Kerrang!'s The 20 Greatest Avenged Sevenfold Songs. - Avenged Sevenfold

Kerrang!’s The 20 Greatest Avenged Sevenfold Songs.

Kerrang! have ranked what they think to be the 20 Greatest Avenged Sevenfold songs.

20. BURN IT DOWN (CITY OF EVIL, 2005)
How’s this for a firestarter? The first single released from 2005’s game-changing City Of Evil wasn’t just an exuberant signal that Avenged were leaving metalcore behind in favour of a more gleeful brand of heaviosity; it’s one of the most breathlessly enjoyable cuts in their catalogue, full stop. Slamming together the 100mph six-strings and harmonised vocals of ’80s power metal, the sexiness of Sunset Strip sleaze, and the sort of fist-pumping groove Pantera could get behind, Burn It Down was an unequivocal statement from youngsters finally ready to step out from the shadows and get the party started.

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10. SECOND HEARTBEAT (WAKING THE FALLEN, 2003)
If the most notorious parts of Waking The Fallen hinge on A7X’s progression from melodic metalcore into more traditional heavy metal, Second Heartbeat offers an alternative crusted up with snotty punk influence. Despite a sprawling, seven-minute runtime, there’s barely a moment’s respite as the 100mph guitars and thudding percussion provide the foundation for Shadows’ alternately snarled/soaring lament of lost friends – perhaps referring to departed early bandmates Matt Wendt, Justin Sane and Dameon Ash. Although there’s plenty of unbridled ambition at play on the album version – the unhinged composition blueprinting a vision that wouldn’t be fully realised for a few more years – the shorter, sharper demo version featured on 2011’s WTF: Resurrected might be even better.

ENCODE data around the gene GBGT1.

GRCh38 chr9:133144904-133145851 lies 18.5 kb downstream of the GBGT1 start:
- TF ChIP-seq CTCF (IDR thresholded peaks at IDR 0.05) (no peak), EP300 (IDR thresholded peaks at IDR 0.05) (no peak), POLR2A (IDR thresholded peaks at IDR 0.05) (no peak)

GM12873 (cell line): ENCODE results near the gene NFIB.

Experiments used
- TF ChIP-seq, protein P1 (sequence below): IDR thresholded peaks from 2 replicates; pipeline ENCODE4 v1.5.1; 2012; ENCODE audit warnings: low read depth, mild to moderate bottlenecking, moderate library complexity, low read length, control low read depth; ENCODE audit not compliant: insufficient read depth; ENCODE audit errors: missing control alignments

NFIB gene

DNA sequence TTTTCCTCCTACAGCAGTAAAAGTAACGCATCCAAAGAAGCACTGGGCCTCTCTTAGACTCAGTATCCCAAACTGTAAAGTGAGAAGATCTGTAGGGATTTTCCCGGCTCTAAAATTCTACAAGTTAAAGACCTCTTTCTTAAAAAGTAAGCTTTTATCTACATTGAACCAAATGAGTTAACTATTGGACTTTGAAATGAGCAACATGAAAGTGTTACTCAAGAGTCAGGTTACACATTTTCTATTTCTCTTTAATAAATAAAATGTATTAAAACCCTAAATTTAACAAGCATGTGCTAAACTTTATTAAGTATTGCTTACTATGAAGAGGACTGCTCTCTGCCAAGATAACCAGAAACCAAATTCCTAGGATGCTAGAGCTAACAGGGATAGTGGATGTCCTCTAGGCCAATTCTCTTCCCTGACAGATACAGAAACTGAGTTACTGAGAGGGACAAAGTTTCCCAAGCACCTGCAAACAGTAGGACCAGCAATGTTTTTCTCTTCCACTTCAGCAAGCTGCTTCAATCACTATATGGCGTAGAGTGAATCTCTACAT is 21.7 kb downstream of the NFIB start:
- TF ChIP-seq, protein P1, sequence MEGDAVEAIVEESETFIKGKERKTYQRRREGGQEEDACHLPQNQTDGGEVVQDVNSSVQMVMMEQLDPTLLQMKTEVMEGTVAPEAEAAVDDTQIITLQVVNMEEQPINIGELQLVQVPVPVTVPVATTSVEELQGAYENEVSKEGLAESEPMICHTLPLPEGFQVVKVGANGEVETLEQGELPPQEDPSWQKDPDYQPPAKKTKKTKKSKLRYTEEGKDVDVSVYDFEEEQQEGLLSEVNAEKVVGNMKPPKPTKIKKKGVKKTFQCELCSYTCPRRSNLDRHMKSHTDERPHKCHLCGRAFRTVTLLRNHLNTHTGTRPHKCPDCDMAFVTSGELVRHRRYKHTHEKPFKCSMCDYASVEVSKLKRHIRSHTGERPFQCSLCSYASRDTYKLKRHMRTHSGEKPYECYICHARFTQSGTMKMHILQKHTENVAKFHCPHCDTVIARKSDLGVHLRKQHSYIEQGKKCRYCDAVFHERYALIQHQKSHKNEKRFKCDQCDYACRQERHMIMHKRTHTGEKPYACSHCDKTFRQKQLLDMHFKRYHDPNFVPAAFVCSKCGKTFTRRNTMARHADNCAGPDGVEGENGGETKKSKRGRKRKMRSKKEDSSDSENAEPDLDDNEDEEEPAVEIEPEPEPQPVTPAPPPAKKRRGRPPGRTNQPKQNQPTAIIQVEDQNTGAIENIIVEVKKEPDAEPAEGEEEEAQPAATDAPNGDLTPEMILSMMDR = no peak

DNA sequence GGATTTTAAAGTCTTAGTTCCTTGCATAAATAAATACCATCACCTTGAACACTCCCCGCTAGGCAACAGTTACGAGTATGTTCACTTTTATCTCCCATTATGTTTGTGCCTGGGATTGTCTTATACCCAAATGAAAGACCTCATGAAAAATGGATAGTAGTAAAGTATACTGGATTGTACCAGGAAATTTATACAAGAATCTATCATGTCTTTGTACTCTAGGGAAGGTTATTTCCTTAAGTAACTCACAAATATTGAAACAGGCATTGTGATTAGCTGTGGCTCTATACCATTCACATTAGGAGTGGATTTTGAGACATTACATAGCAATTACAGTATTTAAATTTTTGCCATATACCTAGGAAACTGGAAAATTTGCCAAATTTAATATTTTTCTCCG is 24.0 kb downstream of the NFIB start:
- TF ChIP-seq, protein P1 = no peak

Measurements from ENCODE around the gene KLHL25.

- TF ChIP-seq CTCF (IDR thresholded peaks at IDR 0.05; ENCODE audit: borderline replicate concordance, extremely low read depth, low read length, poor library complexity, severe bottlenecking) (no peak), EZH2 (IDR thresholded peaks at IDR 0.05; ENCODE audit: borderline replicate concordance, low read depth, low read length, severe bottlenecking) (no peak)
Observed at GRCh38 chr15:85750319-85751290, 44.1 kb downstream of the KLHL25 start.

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1. A LITTLE PIECE OF HEAVEN (AVENGED SEVENFOLD, 2007)
Could any other band have seen a A Little Piece Of Heaven so steadfastly through from twisted concept to its bold, beautiful realisation? We think not. More Broadway musical than mosh-pit beatdown, this isn’t just A7X’s most thematically unforgettable composition; it’s one of the most musically distinctive in all of pop culture. Drawing liberally from the palette of soundtrack maestro and regular Tim Burton collaborator Danny Elfman (and bringing aboard his preferred players: ex Oingo Boingo guitarist Marc Mann and keyboard whiz Steve Bartek), they unleash a suite of classical instrumentation and wailing choral vocals in service of a truly fucked-up eight-minute vision that sounds largely unlike anything else in their songbook. The actual narrative – involving a spurned lover who murders his girlfriend before spiralling into necrophilia, undead revenge and a truly unholy matrimony – is best experienced through the Rafa Alcantra directed music video. One viewing and it’ll burrow permanently into your brain. A sick, symphonic masterpiece.